10. Hi Vivien

    Thanks for the mention. I can’t believe the post about John Chow, unbelieveable, everyone should unsubscribe, although I guess he’s getting what he wants with everyone talking about him again :(

  11. Thank you, Vivien. Actually, I’m using this name none of my friends knows (and I translated it a little bit to give it a more international sound). My offline name is Violeta. However, I could not use it, because all my lovely friends wanted to help me make money by clicking on my ads! It was clear for me that they must never discover what my blogs are.

  12. Vivien

    Haha, that’s definitely a good way to hide from your friends – by changing the name online. Violeta would’ve been a very unique name in the comments as well. So does it mean that your friends still don’t know your blogs? :-)

  13. Nice roundup of questions Vivien. :) Thank you for considering my post to be thought-provoking; I am honored.

    1 : This is an important question, as it allows us to realize why we blog. Do we blog because we want to convey some message, or do we blog because we want to impress someone? Sometimes people blog not to impress anyone but to convey a message, though they do present their blog and content in a manner which impresses readers.

    At this moment, however, I am noticing that many prominent bloggers are bragging and showing off a lot, and more and more people are appreciating them because those bloggers make money along the way. Also, the perception of bragging can be relative. One may not be bragging and talking about useful things, but people who have never realized such things or do not want to may feel that someone is bragging and showing off through their blog.

    2 : It is probably the idea of money or some reward that is making many people become loyal followers. People do not notice that something big is happening, even if a blogger claims that he or she is “evil.” People simply follow because that word, evil, sounds so cool, even if one isn’t evil at all but a good sales person.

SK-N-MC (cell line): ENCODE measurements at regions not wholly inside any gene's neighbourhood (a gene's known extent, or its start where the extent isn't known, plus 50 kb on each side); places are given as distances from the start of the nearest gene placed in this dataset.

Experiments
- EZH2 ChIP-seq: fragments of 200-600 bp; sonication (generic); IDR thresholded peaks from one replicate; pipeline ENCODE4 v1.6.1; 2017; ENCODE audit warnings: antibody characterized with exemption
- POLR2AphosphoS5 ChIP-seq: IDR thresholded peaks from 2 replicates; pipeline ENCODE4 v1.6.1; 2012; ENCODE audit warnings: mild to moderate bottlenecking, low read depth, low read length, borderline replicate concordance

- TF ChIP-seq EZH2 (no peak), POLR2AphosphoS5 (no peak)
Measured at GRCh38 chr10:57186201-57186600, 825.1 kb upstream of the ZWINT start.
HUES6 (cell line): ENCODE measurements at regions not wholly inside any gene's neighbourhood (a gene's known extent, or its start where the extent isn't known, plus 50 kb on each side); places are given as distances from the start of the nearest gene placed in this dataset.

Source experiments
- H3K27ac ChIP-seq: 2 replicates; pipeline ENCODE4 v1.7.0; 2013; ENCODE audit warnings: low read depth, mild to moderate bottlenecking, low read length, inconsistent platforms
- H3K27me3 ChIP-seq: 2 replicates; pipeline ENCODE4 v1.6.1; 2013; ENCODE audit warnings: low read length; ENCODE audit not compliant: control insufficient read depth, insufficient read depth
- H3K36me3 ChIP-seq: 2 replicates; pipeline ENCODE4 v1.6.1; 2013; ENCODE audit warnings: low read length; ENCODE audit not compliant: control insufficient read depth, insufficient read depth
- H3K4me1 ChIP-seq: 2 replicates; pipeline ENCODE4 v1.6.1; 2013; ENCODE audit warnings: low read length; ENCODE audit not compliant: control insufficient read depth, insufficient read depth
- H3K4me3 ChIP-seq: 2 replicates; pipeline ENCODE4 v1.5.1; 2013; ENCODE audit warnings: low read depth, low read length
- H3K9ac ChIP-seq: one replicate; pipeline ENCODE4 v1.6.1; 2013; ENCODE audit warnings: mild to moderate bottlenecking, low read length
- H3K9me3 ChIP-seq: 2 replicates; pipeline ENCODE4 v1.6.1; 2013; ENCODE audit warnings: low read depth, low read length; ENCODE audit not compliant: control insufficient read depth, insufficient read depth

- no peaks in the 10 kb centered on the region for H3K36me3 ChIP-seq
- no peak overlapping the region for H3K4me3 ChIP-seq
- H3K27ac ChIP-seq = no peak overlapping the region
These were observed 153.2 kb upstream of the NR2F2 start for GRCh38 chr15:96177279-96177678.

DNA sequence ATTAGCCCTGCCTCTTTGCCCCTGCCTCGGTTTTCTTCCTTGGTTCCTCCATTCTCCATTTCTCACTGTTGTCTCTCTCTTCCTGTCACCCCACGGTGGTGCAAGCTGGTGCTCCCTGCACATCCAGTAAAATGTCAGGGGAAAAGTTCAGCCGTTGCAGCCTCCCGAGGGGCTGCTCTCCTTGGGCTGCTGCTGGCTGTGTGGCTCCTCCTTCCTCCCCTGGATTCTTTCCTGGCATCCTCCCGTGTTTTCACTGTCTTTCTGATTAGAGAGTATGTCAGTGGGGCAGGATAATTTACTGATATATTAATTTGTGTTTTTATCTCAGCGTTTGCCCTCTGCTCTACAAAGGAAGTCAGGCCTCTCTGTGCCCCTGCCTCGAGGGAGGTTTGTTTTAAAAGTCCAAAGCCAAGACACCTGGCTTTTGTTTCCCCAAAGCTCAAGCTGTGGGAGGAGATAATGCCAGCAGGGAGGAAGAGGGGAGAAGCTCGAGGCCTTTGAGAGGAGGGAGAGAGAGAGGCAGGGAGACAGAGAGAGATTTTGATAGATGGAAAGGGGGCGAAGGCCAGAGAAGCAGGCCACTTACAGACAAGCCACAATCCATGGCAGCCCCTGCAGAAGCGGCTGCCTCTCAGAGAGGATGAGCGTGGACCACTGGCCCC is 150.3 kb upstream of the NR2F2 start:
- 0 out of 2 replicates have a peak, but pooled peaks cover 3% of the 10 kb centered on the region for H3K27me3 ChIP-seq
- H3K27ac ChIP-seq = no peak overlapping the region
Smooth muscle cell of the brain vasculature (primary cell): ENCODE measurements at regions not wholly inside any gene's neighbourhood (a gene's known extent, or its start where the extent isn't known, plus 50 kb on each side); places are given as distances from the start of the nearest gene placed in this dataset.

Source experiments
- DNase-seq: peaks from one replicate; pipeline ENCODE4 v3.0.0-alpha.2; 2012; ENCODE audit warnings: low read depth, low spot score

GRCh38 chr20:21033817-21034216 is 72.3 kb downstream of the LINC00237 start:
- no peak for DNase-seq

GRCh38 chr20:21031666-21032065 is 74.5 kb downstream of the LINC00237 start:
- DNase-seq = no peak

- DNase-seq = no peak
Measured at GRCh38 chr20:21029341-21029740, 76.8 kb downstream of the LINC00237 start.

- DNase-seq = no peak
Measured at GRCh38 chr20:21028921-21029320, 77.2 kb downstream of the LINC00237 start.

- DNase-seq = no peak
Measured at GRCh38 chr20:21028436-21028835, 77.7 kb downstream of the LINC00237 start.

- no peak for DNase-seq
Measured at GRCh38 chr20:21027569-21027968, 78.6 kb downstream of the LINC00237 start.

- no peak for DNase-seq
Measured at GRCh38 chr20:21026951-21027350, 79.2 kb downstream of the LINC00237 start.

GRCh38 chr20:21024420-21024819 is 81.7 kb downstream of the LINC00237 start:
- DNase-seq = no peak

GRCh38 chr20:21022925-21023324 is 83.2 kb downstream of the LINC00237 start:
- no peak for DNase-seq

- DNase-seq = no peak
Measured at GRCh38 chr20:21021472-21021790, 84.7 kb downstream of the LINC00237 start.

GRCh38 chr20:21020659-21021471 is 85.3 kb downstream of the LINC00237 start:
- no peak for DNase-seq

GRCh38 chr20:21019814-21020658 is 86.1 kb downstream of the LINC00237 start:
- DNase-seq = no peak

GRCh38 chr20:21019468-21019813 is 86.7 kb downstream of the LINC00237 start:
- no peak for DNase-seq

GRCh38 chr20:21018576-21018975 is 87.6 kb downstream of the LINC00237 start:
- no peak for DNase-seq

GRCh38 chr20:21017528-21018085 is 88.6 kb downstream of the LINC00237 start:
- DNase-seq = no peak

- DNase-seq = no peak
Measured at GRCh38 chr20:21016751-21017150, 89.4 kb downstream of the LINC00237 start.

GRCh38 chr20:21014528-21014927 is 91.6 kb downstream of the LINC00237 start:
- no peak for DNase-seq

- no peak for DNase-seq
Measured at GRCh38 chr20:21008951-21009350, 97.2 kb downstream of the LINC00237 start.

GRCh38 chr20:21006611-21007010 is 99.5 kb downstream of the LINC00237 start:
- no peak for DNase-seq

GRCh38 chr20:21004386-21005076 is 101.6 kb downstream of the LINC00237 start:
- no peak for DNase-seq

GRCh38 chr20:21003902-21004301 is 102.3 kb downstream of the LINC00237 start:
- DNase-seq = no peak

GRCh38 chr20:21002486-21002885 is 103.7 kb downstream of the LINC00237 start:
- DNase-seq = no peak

Like Paris Hilton, it is the “famous” status that is making many people focus on the person instead of what the person does, and consider his or her every action as being something intelligent or unique. Like Ronald said, the current mentality by John Chow is that readers or people are not important, and money is. Sure, money is important, but allowing only the privileged to prosper because of putting the money factor in everything is not something evil; it is simply being a sales person in every way possible without thinking of the quality of the product one is selling, or even the existence of any product.

    3 : I have been myself all this time, showing different tunes and different perspectives along the way. I am nice on my blog because I think I am nice outside my blog. I want the readers to see a version of me that I want them to see, and that version is indeed part of the real me. I am just presenting the things I want, while keeping away the things I think are not necessary and just for me or not for the blog. Pretending is almost out of the question for me, even in extremely formal question.